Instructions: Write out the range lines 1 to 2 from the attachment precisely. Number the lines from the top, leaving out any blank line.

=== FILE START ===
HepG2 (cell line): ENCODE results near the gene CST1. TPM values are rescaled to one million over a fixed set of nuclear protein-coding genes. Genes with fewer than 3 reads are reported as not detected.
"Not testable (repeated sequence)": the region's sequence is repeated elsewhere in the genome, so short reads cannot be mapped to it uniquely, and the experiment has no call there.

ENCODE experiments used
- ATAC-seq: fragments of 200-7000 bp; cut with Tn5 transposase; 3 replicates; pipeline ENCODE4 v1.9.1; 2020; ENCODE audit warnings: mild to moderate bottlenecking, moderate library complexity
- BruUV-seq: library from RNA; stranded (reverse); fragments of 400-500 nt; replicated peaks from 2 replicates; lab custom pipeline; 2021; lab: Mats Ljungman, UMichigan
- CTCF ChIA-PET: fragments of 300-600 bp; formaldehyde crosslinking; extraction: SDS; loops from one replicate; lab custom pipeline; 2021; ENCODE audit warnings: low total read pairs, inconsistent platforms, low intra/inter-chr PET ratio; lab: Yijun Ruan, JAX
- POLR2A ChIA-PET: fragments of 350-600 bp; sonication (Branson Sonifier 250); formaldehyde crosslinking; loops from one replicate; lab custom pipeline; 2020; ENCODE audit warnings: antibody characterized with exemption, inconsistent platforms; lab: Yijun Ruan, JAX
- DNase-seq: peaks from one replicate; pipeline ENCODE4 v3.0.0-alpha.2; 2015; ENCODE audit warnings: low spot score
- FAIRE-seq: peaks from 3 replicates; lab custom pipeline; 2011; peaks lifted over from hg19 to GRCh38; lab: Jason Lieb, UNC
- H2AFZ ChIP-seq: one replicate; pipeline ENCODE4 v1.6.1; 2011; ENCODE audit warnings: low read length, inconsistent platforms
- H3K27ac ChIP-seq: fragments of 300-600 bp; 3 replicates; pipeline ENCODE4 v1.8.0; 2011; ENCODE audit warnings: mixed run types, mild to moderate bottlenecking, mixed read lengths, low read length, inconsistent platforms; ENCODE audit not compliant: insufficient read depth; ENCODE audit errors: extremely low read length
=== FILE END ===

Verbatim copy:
HepG2 (cell line): ENCODE results near the gene CST1. TPM values are rescaled to one million over a fixed set of nuclear protein-coding genes. Genes with fewer than 3 reads are reported as not detected.
"Not testable (repeated sequence)": the region's sequence is repeated elsewhere in the genome, so short reads cannot be mapped to it uniquely, and the experiment has no call there.